Politicians and political parties react to Mugabe's fall
As Zimbabweans at home and around the world take to the streets in euphoria to celebrate the end of a dictator, political parties and their leaders both internationally and in South Africa have begun to share their thoughts on former President Robert Mugabe’s resignation.
Saviour Kasukuwere, former Zimbabwean minister
Moments before Mugabe’s resignation was announced in Parliament, his long time supporter in Zanu-PF Saviour Kasukuwere tweeted the news out.
“Addios Baba. 37 yrs of a good run.
Let’s embrace he new dispensation and build our nation.
Unity is strength and peace are prerequisites for progress,” Kasukuwere wrote.
Kasukuwere has taken up numerous ministerial positions in the Zimbabwean government since 2009. His last appointment was as minister of local government. He stepped down in October 2017, but he was known to be close to Robert and Grace Mugabe, going as far as ousting the latter’s critics as she rallied to become her husband’s successor.
UK prime minister
Despite British colonialism of Zimbabwe and the sore history that has remained as a result, UK Prime Minister Theresa May released a statement in response to Mugabe’s resignation, describing her country as an old “friend” to Zimbabwe.
“As Zimbabwe’s oldest friend we will do all we can to support this, working with our international and regional partners to help the country achieve the brighter future it so deserves,” May said.
“The resignation of Robert Mugabe provides Zimbabwe with an opportunity to forge a new path free of the oppression that characterised his rule. In recent days we have seen the desire of the Zimbabwean people for free and fair elections and the opportunity to rebuild the country’s economy under a legitimate government,” she continued in the short statement.
Economic Freedom Fighters
The EFF released a statement saying it “welcomes and celebrates” Mugabe’s resignation. The party has been criticised in recent days for declaring that South Africa should grant asylum to Mugabe. It has now urged Zimbabweans to remain committed to land reform policies that were part of Mugabe’s liberation battle.
“We call on Zimbabweans never to undo the land program or return the land to the white settler communities. This is one legacy of President Mugabe that must be advanced and protected at all costs. We say this because we know that some celebrate the resignation of President Mugabe with the hope that this important revolutionary gain will be undermined. It is the obligation of all pan-Africanist to protect all the gains of decolonization in Zimbabwe,” the EFF said.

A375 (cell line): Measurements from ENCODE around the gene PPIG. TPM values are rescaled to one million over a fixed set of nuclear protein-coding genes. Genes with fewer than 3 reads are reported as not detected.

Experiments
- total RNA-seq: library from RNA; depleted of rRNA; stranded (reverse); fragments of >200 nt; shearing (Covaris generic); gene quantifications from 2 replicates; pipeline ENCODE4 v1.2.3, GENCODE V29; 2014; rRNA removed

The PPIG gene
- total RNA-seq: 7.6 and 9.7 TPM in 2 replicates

The party said it was “proud” of Zimbabweans because there was no bloodshed in the military takeover and that Mugabe’s resignation marked a “story of self-determination” by Zimbabwean people.
In a statement, the DA said that while Mugabe’s resignation is a “first step” to a new start for Zimbabwe, Zanu-PF’s likelihood of remaining on power could hinder progress in the country.
“ZANU-PF is complicit in each and every ill committed by the Mugabe regime, and as such cannot be trusted to bring a new beginning to Zimbabwe. History has taught us that failed liberation movements cannot and will not self-correct. The solution has to come from outside these movements,” DA leader Mmusi Maimane said in a statement.
While many Zimbabweans have remained adamant that there should be no outside influence into the current political talks and negotiations in the country, Maimane has called on Southern African Development Community (SADC) to intervene.
“We call on the SADC to take the lead in ensuring an interim government is put in place, and that elections are held as soon as possible,” he said.
Morgan Tsvangirai, leader of Movement for Democratic Change-Tsvangirai (MDC-T)
Tsvangirai has faced death threats, assassination attempts, arrests and beatings for his opposition to Mugabe. The MDC-T leader has recently been weakened by poor health as he battles cancer. But he is also rumoured to be part of the new leadership or transitional government, which is set to include Emmerson Mnangagwa, that will succeed Mugabe. He reacted to his long-time rival’s resignation, saying he hoped that it marked the end of “Mugabe culture” in Zimbabwe.
“If we have to correct the past, the principals - myself, and him [Mnangagwa] and others - have to sit down and redefine a new chapter,” Tsvangirai told BBC.
Tsvangirai did not say if he would be part of the new leadership in Zimbabwe, but remained adamant that a democratic election must take place in the country.
“My hope and wish is that we are able to craft a transitional framework for the next elections which are able to put in place reforms, the issue of free and fair elections as per the constitution, and we have to extend this time frame it has to be through consensus,” he said.
Zimbabwe Communist Party
As one of the opposition parties in Zimbabwe, the ZCP described Mugabe’s resignation as a “victory to the people”. The party does not have the same popularity as Mnangagwa or even opposition leader Morgan Tsvangirai’s Movement for Democratic Change party (MDC-T). The ZCP said, however, that it applauds all opposition parties who have taken a stand against Mugabe and that his resignation will make a mark on the entire African continent.
Iit is really a test to our democracy. It is a test to other liberation movements to say to what extent can one want to stay in power?,” Ngqabutho Mabhena, ZCP general secretary, told eNCA.